Working From Home Long Term, Post-Lockdown

Lockdown has brought a whole host of surprises, changes and challenges to employers the length and breadth of the country (and the world!), but the most prevalent has been the pivot to home working. Office-based businesses and employers have, in order to maintain their workforce operating at an acceptable level, largely allowed staff to work remotely – allowing them to continue working and earning whilst also staying safe, socially distanced, and, in many cases, caring for their children who are unable to attend school.

Of course, working from home is not a new practice; and most big brands already offer facilities and options around this for employees who are able to perform their role remotely. However, there has never been an event before that has sparked such mass change in typical work practices, and so many employers and employees are facing challenges around such rapid adaptation. 

A Duty Of Care

Employers have a duty of care over their workforce to ensure they are safe in their workplace. Usually, for homeworkers, this requires a health and safety risk assessment, along with the supply of any required specialist equipment and regular ‘check-ins’ to maintain a healthy working relationship (both in terms of relationship management and physical health). However, the swift move to home working has meant that many employers haven’t been able to meet those requirements as quickly as they’d have liked to. That is, for the most part, understandable: but now it’s time to start taking things seriously. 

All remote workers should have risk assessments and relevant checks completed on their home working set-up – especially if they’re not returning to the office. Involve your Health and Safety team and HR departments to review requirements and work on ways to offer reasonable adjustments.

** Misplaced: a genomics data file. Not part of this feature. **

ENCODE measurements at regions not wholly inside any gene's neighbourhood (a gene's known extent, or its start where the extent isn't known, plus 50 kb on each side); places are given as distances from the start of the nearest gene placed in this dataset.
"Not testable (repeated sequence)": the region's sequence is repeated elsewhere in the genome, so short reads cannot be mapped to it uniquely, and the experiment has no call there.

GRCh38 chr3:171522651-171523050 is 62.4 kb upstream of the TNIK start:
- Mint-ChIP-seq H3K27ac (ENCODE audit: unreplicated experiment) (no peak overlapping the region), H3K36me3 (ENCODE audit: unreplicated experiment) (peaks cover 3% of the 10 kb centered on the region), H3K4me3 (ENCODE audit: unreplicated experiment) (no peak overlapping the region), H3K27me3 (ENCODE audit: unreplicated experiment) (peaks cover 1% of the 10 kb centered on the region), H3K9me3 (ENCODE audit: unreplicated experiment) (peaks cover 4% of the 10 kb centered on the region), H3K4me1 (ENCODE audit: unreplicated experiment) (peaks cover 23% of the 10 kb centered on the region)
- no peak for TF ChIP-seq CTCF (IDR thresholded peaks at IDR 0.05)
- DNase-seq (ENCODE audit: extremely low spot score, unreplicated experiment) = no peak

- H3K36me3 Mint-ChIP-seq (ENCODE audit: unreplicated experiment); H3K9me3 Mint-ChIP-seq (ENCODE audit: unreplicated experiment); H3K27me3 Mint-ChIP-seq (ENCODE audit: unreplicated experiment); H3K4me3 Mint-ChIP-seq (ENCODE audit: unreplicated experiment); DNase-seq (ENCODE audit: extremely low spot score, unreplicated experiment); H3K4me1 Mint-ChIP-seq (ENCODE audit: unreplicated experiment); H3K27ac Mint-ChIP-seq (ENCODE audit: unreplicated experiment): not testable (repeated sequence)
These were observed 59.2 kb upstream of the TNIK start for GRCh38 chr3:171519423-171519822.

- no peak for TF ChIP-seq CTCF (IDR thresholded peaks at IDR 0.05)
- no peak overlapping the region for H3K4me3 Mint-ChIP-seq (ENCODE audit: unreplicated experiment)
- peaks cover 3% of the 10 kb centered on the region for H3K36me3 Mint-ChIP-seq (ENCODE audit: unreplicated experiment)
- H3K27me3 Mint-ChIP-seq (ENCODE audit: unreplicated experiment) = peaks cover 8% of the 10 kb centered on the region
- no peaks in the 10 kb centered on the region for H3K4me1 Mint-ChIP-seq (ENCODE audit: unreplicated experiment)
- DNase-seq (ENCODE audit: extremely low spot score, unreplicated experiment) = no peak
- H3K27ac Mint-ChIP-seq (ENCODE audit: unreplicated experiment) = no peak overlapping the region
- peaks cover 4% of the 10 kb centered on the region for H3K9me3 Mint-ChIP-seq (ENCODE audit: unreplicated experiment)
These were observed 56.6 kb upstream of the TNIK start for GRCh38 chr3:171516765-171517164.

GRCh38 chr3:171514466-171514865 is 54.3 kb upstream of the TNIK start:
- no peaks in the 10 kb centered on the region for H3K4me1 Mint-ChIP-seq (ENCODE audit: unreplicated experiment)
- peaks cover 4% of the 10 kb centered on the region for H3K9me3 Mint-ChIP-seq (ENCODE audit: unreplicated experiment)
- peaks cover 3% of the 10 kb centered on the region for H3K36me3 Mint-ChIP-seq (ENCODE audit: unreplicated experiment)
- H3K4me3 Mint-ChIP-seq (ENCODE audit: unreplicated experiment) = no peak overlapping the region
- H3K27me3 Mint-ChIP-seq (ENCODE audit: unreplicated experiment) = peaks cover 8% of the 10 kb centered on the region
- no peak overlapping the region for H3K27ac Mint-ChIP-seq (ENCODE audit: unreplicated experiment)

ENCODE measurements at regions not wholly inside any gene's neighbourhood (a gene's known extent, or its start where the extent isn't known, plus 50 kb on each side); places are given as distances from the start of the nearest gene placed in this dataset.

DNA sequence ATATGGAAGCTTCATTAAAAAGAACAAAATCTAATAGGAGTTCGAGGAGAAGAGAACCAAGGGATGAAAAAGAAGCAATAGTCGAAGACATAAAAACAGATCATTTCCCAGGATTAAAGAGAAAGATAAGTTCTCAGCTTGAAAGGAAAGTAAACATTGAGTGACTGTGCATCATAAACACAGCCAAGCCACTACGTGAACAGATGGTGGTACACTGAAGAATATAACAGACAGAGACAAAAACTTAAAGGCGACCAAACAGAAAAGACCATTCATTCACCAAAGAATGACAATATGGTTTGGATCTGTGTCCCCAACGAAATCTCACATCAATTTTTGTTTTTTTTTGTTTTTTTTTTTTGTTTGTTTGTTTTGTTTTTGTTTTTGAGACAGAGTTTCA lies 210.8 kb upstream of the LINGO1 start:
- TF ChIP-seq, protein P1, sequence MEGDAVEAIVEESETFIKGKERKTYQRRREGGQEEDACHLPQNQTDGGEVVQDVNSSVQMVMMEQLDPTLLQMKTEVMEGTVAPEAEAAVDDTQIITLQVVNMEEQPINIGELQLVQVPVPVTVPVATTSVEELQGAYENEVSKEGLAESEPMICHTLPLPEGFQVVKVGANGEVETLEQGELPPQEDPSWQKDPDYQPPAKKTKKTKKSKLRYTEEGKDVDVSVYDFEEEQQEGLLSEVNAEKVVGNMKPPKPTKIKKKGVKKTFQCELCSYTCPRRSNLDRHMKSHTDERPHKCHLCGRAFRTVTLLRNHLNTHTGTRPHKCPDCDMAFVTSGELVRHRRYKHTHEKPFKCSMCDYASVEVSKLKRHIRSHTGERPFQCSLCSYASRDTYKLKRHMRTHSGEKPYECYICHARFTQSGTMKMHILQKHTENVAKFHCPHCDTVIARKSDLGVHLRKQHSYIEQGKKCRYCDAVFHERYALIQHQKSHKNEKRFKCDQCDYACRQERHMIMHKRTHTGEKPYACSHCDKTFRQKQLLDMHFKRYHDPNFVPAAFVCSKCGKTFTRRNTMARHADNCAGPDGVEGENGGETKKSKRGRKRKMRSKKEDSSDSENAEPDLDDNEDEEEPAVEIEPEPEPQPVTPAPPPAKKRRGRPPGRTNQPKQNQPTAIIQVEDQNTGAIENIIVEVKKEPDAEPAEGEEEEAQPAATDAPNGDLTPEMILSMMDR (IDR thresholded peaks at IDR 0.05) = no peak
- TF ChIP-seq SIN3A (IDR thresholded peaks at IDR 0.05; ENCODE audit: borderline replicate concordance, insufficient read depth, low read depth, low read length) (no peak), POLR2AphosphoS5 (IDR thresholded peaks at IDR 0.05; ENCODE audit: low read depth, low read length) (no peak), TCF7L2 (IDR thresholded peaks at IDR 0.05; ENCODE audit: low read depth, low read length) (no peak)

Lower Business Overheads AND happier employees?

Of course, one of the main reasons lots of businesses are choosing to continue with remote working for employees and not incorporate them all back to the office as before is the financial impact. Companies are able to lower several costs by operating with a remote workforce. It’s also considered less stressful and time consuming (and in some instances even costly) for the staff involved – as there’s no cost, time or effort required for a commute, business attire, or out-of-home meals. Recent surveys by industry bodies have found that large percentages of those now able to work from home have found the practice less stressful, empowering and more flexible.

This seems a win-win on the surface, but there is work to be done. Any long-term move to remote working should be analysed for its risk, discussed with affected employees, new contracts drawn up and new working policies implemented. In order to ensure that you meet all necessary requirements (as well as best practice ones) to extend your remote working facilities, it’s best to chat with an expert who can help you form a comprehensive checklist of tasks and practical support to carry out.

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